Literary agent Gillon Aitken of Aitken Alexander Associates has died.
Aitken died peacefully on Friday morning (28th October) after a period of ill health.
Clare Alexander said: "A towering figure in so many of our lives, publishing has lost a great agent from a brilliant generation. He was a wise counsel, a true intellectual and an irreplaceable friend."
She added: "I am sure he would wish to be remembered in the words of some of the many authors who valued his guidance deeply and who came to love him so much."
Novelist Sebastian Faulks said: "Gillon was one of my closest friends. He was also my literary agent for 30 years. He was a wonderful mixture of the grand and the modest: lofty, amusing, well-connected but warm in friendship and with little personal pride. The way he lived his last years after the loss of his beloved only child, Charlotte, was a lesson in stoicism and dignity that I shall never forget. As an agent, he was creative, mischievous and drove a hard bargain; but he was also realistic. For my wife and for me, there was no one like Gillon – and there never will be again."
Wild Swans author Jung Chang and her husband, the historian Jon Haliday, paid tribute: "Gillon was a man of great wisdom and great sensitivity. He was supremely well-read, with an unusually broad culture, encompassing not least a rare knowledge of Russia, its mores and language; among his achievements was a distinguished translation of Pushkin. He was not only an ideal agent, but also a great gentleman, and terrific fun, with an ever-observant eye for the pretentious and the absurd. He took immense, and discriminating, care in everything he did. To know how much he cared, and that we could always rely on his judgement, in all things, gave us both a much-treasured sense of tranquillity not just in our work, but in our lives. We have lost a great friend."
Bridget Jones creator Helen Fielding said: "Gillon Aitken was the quintessential British gentleman. His decency, dazzlingly dry wit, stoicism, wisdom, erudition, kindness, elegance and huge sense of fun represented the best of traditional British values. Gillon has been my guide and protector since I first walked into his office with a few chapters of a first novel and, throughout the Bridget Jones journey, my rock and moral touchstone. I will miss him terribly. He was a rare and irreplaceable treasure in the literary world."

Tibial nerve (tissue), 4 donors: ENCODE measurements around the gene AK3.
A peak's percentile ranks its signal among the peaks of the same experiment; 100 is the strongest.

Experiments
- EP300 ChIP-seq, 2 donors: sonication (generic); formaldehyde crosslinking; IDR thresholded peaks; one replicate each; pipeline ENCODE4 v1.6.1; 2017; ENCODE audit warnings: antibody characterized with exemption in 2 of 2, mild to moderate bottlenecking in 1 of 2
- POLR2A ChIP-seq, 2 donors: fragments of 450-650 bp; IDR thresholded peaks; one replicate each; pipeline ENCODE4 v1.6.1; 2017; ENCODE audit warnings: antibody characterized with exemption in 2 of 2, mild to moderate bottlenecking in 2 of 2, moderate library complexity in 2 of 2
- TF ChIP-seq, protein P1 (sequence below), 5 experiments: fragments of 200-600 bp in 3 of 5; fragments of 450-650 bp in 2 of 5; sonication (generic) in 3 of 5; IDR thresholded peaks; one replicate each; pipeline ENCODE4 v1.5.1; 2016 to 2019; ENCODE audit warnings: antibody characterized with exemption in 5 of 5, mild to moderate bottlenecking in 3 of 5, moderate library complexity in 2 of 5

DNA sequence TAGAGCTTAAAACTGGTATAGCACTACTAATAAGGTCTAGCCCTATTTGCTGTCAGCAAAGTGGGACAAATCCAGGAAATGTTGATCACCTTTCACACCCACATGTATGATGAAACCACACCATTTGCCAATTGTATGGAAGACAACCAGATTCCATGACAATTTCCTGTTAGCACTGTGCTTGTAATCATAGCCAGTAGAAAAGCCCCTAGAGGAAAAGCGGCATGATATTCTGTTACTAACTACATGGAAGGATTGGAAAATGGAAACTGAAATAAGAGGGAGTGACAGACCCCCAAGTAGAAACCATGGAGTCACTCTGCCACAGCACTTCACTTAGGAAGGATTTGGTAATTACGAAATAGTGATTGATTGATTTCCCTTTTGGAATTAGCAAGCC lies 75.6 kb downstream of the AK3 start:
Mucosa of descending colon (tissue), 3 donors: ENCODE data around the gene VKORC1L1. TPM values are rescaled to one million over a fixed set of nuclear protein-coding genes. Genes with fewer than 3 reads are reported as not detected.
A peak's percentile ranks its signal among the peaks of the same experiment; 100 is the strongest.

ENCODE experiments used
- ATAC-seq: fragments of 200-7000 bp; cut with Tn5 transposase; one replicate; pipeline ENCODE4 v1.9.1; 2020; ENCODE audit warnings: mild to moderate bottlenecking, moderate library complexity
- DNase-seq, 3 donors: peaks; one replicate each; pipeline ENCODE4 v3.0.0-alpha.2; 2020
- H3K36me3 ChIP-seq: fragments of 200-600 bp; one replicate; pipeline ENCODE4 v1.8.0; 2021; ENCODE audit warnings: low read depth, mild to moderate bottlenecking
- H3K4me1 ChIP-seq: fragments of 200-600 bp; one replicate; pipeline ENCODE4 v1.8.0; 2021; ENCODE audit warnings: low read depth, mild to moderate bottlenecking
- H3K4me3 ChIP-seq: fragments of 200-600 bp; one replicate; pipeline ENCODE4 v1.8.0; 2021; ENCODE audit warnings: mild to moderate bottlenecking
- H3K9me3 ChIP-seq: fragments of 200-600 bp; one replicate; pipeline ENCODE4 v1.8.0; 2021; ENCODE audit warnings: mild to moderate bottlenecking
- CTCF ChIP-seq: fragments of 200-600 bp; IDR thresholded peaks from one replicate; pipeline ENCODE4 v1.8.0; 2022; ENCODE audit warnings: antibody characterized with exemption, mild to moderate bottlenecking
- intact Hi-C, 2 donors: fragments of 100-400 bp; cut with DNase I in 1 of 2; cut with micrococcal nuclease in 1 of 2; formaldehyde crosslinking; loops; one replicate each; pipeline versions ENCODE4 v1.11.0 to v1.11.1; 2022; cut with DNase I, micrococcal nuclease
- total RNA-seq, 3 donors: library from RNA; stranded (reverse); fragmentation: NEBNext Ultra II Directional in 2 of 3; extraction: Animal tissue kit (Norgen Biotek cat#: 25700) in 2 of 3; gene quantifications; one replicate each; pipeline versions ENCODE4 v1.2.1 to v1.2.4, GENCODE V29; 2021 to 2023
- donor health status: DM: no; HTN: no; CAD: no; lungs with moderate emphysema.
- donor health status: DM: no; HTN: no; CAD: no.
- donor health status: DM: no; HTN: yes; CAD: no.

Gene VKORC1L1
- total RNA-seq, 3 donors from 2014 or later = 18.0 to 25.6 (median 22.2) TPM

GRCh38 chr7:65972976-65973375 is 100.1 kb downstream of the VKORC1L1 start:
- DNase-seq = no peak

Writer and historian A N Wilson contributed: "Gillon Aitken was a superb, decisive, kind agent. He knew the publishing business through and through. He loved books. (Not all publishers or agents do!) He was a bit of a legend, and he enjoyed that. Evelyn Waugh wrote his last letter to Gillon, who was the great man’s editor at Chapman and Hall. He subsequently looked after, either as publisher or agent, a galaxy of wonderful writers, all of whom recognized his prodigious intelligence, and benefitted from his wit and friendship. About most of these authors, Gillon had some perceptive memory, or anecdote, not always kind, but always astute. Publishers feared his silences, when their offers were inadequate. His silence was the most eloquent silence of any human being I knew. He kept silent, too, for the most part, about the many deep griefs in his life, above all, grief for his beloved daughter Charlotte, without whom, one suspects, his life was scarcely endurable. If I saw in my pocket diary that a meeting with Gillon loomed – usually a lunch - my heart always soared. After he developed cancer, he dwelt more upon his past – his childhood, his time in the Intelligence services, and his triumphs and sorrows as an agent; there was always much laughter, even when he had become so very ill. To all his authors and colleagues, he was a unique friend, a role model of dignity and courage in the last sad years, and he is simply irreplaceable."
Novelist Edward St Aubyn commented: "If I'd asked Gillon's advice about whether to write something flattering about him, he would have said, with a short laugh, 'I wouldn't bother if I were you.' He was against excessive marketing and excessive displays of emotion, but there is nothing excessive in saying that he was a brilliant agent and a steadfast friend who guided me from the very beginning of my career until a few weeks ago.
"As a friend he was a rare combination of deep reserve and deep sympathy, of great clarity and wit that far from showing off, he went to some trouble to disguise: an extraordinary person who I loved and already miss."
Born in 1938, Aitken's early career was in publishing, latterly as managing director for Hamish Hamilton, which he left in the mid-1970s, founding the Gillon Aitken literary agency in 1976. For a decade from 1986 it was run as Wylie, Aitken & Stone before Andrew Wylie left in 1996 to set up his own agency. Clare Alexander became a literary agent in 1998 and the agency became Aitken Alexander Associates.
Aitken's stellar list of authors also includes novelist Pat Barker, historian David Gilmour and feminist writer Germaine Greer.
There will be a private family funeral, but a memorial service will be announced in due course.